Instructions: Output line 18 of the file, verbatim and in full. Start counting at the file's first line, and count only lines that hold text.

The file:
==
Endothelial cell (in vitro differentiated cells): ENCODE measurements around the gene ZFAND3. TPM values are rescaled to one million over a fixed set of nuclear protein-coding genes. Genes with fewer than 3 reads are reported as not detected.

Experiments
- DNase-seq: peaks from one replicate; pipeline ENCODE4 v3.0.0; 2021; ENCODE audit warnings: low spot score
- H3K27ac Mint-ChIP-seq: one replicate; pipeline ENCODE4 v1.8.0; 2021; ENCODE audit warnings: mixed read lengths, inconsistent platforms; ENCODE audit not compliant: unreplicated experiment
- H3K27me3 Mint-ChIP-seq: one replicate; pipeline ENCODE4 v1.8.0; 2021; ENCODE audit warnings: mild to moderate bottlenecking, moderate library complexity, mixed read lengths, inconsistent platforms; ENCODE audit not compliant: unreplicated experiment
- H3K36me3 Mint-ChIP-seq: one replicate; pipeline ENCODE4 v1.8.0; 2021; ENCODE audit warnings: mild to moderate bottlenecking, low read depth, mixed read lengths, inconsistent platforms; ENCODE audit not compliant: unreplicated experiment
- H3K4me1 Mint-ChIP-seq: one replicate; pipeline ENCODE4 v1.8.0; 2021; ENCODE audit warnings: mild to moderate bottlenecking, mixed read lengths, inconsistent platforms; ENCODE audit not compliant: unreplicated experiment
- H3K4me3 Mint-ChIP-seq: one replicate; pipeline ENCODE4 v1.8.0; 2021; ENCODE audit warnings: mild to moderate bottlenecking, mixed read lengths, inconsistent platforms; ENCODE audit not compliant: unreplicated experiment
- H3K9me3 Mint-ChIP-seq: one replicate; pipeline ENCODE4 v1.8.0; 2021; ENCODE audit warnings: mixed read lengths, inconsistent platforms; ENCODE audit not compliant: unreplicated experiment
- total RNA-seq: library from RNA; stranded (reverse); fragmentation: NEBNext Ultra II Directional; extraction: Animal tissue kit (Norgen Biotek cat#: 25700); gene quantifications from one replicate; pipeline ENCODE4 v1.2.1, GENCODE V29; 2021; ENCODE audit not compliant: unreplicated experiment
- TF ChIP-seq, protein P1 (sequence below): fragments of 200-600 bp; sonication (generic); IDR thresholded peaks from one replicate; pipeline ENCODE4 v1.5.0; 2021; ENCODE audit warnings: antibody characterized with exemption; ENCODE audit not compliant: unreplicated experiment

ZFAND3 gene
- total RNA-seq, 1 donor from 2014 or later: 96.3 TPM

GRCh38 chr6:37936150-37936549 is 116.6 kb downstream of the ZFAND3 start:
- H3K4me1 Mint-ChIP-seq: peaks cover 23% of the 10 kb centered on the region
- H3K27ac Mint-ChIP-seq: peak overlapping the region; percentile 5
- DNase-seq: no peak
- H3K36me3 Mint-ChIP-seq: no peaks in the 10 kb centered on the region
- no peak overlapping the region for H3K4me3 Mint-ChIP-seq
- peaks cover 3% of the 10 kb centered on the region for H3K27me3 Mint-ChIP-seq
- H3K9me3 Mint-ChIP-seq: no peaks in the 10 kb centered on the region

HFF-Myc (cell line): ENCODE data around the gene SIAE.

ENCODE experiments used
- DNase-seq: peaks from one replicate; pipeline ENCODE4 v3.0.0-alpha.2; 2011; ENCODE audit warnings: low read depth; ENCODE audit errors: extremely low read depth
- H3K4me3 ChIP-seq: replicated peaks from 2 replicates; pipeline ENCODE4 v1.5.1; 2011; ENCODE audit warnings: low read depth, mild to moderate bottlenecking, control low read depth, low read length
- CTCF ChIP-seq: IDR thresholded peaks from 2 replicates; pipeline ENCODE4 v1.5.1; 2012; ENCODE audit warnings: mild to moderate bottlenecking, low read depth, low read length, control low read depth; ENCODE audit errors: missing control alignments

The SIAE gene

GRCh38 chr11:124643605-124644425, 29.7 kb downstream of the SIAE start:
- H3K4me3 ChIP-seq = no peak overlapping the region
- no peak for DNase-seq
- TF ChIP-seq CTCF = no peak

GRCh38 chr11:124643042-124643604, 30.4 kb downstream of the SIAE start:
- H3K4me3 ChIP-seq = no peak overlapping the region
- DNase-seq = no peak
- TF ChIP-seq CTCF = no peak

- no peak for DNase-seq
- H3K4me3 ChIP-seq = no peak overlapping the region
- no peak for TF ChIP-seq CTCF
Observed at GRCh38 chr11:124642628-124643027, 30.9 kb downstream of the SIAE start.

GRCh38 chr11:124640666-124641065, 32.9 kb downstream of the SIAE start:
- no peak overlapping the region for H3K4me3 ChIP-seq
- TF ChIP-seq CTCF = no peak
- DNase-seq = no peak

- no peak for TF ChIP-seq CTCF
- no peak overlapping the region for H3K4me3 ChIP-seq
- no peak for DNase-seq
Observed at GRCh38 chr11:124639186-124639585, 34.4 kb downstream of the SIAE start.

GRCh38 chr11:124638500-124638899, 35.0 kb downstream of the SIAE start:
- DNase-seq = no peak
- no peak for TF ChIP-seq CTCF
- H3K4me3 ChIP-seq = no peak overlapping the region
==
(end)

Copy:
- H3K36me3 Mint-ChIP-seq: no peaks in the 10 kb centered on the region